Tell us what you see in the wild-but-coiffed woman of Borneo. What name would you give her? (I think we're going to need one!)

Custom Creative: The Making Of An Authentic Indie Life

Happy blizzard -- or dense fog in the morning! We've got entrepreneurial social media life/work things to do in the low-visibility season ahead. BTW here's an overview never before available: If you're at all interested you can now peek behind-the-scenes of my top five cultural producing projects related to but not strictly expat+HAREM. Hint: Family culture clashes! Art historic soap operas of imperial proportion! [link removed, no longer available]

+++++ AT expat+HAREM

Our shiny new Facebook page replaces a group set to retire one random day. Don't want to lose you in the shuffle. Please post on our FB wall any kind of culturati link you're liking today.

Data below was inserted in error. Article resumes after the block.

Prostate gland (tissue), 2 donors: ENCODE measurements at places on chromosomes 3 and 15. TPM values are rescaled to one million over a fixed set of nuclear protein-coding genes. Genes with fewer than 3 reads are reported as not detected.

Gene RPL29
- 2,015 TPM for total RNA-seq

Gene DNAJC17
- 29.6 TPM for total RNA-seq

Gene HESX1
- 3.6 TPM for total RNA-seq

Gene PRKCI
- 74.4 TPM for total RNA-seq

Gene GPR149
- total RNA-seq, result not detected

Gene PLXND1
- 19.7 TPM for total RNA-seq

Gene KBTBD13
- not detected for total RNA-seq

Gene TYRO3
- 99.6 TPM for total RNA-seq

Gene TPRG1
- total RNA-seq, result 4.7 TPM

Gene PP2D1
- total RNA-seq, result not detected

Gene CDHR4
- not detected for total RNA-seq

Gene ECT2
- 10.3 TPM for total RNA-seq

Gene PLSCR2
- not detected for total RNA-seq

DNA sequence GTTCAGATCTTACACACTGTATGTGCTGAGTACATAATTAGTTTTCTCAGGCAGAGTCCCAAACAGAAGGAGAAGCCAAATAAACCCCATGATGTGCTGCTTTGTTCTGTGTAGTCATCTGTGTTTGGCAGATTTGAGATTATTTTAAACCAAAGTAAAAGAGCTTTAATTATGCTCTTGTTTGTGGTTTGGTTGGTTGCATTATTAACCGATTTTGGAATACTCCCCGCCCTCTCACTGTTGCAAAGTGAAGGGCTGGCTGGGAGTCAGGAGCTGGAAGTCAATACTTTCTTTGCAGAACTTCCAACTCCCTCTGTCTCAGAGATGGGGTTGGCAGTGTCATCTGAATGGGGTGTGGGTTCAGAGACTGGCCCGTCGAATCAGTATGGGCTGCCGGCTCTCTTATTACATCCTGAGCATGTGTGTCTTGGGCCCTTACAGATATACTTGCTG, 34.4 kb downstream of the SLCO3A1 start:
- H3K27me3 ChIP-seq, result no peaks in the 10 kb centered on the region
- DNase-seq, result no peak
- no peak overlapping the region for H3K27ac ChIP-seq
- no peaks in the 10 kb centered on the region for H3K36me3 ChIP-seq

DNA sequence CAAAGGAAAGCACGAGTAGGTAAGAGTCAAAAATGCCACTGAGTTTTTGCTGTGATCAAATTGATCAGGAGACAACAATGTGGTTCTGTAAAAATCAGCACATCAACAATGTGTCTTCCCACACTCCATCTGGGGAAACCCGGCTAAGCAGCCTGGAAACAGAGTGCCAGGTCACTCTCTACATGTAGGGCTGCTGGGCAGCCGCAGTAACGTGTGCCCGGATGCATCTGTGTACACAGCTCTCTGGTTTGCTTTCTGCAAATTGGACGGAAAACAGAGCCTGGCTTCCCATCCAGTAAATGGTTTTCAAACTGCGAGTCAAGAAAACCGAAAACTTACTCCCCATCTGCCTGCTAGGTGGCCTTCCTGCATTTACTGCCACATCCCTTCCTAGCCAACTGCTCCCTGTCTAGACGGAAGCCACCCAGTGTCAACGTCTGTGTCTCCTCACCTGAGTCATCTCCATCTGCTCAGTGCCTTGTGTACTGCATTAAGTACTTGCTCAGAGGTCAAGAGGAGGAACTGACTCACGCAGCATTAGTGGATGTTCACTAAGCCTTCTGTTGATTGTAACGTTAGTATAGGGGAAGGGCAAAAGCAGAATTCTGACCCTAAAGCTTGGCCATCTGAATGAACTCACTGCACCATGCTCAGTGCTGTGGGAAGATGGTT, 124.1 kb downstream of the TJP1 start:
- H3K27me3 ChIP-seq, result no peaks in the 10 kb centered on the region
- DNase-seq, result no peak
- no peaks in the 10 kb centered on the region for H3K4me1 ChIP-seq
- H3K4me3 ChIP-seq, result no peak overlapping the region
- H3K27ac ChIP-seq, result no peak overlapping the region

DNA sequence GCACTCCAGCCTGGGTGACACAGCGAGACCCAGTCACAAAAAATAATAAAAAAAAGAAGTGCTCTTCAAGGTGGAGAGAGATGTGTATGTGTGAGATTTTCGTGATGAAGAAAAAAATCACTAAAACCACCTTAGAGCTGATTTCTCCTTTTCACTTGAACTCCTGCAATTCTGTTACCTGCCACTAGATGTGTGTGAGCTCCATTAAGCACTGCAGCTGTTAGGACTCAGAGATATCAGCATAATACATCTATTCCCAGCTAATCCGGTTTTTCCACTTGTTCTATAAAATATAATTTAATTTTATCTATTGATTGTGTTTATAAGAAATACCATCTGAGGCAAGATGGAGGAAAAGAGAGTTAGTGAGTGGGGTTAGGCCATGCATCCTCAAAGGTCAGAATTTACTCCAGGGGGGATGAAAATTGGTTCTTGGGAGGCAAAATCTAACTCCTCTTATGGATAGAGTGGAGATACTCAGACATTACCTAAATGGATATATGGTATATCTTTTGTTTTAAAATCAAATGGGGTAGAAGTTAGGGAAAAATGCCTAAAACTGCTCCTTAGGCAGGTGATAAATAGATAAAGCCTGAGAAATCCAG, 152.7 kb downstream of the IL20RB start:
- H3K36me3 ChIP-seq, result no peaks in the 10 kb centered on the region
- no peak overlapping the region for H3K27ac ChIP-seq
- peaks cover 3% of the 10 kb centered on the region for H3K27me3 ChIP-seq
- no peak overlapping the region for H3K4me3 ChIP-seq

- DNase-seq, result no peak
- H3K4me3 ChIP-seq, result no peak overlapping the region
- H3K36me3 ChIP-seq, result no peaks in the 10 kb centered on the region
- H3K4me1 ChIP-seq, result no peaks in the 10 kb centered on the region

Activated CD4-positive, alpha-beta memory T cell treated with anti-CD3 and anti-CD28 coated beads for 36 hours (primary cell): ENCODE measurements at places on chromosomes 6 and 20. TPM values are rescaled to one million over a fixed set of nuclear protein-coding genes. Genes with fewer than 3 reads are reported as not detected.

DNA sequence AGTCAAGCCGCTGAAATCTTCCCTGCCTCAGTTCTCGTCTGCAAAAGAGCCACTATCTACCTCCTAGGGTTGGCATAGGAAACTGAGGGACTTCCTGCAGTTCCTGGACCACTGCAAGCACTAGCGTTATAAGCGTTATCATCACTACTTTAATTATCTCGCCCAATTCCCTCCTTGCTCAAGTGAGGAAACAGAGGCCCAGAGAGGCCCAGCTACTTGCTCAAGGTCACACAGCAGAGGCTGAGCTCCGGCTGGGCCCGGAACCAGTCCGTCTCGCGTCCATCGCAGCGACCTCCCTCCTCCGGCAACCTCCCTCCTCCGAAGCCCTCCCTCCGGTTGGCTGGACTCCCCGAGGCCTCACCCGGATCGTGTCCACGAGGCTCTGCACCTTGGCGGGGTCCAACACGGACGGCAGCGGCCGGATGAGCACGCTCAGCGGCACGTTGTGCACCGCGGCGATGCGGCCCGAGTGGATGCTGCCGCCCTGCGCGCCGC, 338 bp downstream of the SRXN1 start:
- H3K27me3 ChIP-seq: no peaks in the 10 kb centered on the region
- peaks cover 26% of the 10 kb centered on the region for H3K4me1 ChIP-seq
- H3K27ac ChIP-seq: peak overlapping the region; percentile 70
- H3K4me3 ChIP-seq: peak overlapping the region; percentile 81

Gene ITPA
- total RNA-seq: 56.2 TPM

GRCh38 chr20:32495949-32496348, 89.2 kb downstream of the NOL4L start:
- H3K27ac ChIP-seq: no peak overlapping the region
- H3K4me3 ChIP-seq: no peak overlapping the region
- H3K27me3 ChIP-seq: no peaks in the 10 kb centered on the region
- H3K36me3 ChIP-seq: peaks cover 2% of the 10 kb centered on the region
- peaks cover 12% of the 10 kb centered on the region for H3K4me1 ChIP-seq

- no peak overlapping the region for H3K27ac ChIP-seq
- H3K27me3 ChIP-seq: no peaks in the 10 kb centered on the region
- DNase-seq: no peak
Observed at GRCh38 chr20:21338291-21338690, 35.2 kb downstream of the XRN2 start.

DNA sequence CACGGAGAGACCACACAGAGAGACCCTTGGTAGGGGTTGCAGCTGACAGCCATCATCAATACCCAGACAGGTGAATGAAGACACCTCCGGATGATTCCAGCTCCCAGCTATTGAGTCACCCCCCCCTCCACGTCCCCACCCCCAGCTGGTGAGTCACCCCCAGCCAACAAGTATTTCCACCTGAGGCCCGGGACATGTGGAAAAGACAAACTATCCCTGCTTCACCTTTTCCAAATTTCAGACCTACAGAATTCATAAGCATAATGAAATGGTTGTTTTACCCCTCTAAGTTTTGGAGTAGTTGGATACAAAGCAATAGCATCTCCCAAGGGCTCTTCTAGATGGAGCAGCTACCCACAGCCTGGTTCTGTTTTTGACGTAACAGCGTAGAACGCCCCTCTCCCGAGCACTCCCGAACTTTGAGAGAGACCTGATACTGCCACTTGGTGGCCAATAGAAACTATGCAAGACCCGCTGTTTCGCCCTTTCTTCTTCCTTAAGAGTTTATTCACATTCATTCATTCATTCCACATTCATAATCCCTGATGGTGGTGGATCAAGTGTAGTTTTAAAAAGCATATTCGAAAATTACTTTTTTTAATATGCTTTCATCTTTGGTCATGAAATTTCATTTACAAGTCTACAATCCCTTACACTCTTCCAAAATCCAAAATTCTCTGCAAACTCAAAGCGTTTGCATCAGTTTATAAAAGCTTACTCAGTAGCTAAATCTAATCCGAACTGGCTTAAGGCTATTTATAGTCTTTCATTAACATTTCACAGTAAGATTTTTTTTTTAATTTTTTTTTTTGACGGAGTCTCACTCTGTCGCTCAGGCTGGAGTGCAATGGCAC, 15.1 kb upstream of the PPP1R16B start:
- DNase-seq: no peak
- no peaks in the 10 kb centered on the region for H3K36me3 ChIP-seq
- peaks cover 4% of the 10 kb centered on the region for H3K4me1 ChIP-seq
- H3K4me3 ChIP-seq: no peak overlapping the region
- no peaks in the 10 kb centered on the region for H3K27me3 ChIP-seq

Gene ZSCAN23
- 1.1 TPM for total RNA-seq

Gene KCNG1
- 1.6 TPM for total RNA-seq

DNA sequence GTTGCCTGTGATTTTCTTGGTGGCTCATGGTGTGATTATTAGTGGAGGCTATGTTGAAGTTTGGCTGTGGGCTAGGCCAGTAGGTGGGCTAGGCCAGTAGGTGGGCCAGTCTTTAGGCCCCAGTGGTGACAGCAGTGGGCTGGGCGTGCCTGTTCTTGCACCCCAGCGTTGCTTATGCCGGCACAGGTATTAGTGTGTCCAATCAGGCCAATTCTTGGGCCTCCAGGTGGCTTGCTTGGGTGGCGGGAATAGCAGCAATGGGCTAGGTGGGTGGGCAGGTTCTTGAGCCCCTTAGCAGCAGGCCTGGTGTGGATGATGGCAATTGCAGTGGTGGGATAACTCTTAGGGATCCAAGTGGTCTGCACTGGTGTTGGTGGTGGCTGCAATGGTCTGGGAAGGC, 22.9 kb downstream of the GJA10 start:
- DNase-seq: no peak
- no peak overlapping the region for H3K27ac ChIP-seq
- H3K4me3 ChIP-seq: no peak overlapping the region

Do we look older more experienced? We just celebrated our first full year of bloghood! 23 guest bloggers to thank, we're also grateful for 2300 comments which took us to surprising intersections of culture and identity. Here we all weigh in on the posts which affected us the most.

2011 starts with the editor of Matador Life Leigh Shulman contrasting the peregrinations of a fictional exile with her own rolling stone life. Why do we leave the places we know, and is the melancholy of disconnect any different if it's elective or imposed on us?

YOUR PRO GLOBAL NICHE IS A WEB PLATFORM...

Not just a dreamy concept of world citizenship, your global niche is about "blooming where you're planted" in a holistic way, being creative and entrepreneurial to find happiness, growth and success wherever you are and in all your aspects.

In conjunction with creative biz consultancy Turquoise Poppy, expat+HAREM is excited to lead a January 22 demonstration of how to build your global niche through social media.